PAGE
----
Nightclub raids were gratefully covered by newspapers; the reports reveal that the social background of the people attending a club to a large extent shaped how cases were dealt with. In March 1932 for example, the Daily Express covered a hearing at Marlborough Street Police Court relating to the Burlington Club, which had been observed and then raided in January. The charge against the club’s owner and secretary was that of selling alcohol outside of licensing hours; this was the most common charge used against nightclub owners. Despite this illegal activity, the newspaper article takes every opportunity to stress the respectability of the club.
It starts with the description of the police constable who had conducted observations in the club: he is described as ‘debonair’ and having ‘beautifully curly hair and a public school voice.’ The inference is that in the only police officers who were able to successfully blend in with the clientele of the club were those who appeared to be of a high social class. The club itself is described as ‘extensive and well-furnished’ and the police inspector leading the investigation admitted that those present in the club during the raid were ‘reputable people of position’: “You could not put the place down as one of the usual dens”.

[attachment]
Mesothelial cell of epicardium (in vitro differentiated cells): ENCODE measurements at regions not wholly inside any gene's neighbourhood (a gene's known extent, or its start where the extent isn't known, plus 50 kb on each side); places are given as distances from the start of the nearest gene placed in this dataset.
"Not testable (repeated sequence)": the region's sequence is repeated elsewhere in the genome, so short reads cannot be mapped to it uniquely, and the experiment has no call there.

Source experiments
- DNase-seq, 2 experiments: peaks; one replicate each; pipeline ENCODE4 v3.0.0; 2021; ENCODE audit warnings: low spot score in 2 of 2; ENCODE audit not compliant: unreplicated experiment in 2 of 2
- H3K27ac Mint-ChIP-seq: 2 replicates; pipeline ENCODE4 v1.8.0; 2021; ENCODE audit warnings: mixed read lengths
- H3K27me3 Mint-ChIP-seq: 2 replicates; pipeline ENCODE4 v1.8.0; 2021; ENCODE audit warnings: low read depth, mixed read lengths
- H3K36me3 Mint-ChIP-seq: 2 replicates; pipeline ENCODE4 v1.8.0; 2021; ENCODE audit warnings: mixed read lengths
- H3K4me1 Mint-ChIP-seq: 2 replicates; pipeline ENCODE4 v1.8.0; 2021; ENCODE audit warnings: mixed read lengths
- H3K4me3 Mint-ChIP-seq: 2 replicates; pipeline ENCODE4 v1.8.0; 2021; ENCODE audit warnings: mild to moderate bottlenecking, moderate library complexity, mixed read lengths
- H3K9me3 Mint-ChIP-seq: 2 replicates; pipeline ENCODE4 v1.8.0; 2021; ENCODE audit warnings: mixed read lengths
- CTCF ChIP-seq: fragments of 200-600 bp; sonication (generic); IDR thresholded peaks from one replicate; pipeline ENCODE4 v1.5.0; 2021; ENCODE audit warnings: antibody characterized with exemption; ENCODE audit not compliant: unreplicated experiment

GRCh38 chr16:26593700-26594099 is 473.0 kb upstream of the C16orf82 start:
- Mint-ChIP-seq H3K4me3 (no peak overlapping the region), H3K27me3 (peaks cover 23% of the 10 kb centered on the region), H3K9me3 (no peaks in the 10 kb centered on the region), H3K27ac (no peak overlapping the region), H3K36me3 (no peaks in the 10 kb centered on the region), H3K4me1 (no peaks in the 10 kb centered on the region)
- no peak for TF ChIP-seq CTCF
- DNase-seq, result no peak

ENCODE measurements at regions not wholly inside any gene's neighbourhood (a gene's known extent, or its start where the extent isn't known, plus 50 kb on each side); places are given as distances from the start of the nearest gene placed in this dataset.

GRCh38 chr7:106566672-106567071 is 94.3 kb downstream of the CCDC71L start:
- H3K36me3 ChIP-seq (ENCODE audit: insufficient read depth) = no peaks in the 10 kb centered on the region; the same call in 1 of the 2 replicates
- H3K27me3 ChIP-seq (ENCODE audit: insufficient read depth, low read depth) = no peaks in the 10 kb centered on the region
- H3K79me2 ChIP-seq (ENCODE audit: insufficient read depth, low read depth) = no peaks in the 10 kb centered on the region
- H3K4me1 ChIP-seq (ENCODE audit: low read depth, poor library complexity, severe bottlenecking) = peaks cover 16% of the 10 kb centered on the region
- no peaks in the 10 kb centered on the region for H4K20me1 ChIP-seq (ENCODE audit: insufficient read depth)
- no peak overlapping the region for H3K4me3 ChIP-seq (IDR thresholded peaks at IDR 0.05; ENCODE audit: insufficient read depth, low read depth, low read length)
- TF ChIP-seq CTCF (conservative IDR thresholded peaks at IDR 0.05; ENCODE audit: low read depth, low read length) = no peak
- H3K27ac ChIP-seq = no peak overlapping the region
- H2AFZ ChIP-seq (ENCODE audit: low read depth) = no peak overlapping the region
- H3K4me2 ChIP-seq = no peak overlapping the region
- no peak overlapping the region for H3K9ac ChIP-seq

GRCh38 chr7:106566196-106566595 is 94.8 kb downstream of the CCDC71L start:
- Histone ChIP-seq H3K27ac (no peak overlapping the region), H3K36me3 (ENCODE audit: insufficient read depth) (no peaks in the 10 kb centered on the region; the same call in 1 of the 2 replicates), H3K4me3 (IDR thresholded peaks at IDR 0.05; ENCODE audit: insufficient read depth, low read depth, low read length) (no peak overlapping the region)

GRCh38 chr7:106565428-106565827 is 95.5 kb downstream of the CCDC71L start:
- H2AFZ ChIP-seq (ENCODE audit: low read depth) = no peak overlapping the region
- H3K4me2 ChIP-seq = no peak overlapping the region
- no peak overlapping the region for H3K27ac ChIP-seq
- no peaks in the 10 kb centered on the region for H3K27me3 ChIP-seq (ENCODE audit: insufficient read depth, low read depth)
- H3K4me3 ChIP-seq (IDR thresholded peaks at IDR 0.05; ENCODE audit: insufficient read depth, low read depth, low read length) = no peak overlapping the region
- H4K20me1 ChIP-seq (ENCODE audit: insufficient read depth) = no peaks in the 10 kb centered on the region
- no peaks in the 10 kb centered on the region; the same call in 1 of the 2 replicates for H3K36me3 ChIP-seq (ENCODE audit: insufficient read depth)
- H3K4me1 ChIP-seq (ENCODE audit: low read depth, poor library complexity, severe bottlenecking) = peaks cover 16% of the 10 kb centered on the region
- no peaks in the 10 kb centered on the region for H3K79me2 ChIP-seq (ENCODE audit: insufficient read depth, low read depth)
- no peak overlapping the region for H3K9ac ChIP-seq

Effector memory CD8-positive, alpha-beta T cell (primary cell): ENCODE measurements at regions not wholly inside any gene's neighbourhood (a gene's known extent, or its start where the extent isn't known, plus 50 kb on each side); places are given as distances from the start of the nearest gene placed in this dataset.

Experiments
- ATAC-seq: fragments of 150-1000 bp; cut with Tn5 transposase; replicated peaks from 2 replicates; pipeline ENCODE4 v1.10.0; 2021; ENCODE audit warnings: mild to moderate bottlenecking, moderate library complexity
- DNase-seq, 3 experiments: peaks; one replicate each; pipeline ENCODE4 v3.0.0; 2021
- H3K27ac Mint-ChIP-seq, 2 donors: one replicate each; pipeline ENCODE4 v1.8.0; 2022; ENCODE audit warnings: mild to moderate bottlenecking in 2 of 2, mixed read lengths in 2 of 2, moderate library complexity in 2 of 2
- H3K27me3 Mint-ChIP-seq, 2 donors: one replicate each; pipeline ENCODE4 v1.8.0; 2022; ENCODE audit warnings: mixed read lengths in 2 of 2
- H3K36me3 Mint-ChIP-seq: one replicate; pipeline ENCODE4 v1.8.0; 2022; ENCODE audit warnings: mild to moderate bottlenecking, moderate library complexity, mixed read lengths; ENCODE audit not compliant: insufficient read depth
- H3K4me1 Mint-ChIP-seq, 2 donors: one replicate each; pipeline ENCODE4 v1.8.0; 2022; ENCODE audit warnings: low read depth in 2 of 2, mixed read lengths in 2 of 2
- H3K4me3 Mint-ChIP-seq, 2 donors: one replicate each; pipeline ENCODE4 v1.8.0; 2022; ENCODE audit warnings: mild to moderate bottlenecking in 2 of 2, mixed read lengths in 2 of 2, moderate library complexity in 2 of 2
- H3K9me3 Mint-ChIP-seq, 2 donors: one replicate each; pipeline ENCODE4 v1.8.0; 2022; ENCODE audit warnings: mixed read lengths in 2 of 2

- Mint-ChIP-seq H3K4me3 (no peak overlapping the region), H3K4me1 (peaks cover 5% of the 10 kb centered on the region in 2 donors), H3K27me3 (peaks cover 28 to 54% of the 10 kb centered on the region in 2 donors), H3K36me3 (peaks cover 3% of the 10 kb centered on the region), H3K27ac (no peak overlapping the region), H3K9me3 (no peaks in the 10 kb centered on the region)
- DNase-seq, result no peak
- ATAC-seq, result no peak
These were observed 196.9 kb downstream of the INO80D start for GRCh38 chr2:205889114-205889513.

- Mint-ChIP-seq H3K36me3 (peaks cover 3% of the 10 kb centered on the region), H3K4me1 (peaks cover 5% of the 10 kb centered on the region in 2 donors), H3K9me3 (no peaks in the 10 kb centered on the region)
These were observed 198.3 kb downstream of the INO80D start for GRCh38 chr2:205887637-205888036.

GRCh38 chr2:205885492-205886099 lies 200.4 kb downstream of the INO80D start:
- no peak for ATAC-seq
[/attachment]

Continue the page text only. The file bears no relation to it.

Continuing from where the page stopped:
In deference to these visitors’ reputations, none of them were charged or even named in the newspaper reports; not even the club visitor who was found by the police to be ‘very drunk’ and emptying half a bottle of champagne over the head and neck of his female companion. The police had also found clear evidence that alcohol had been served at the club beyond permitted hours and not in accompaniment of the substantial meal that was required by law.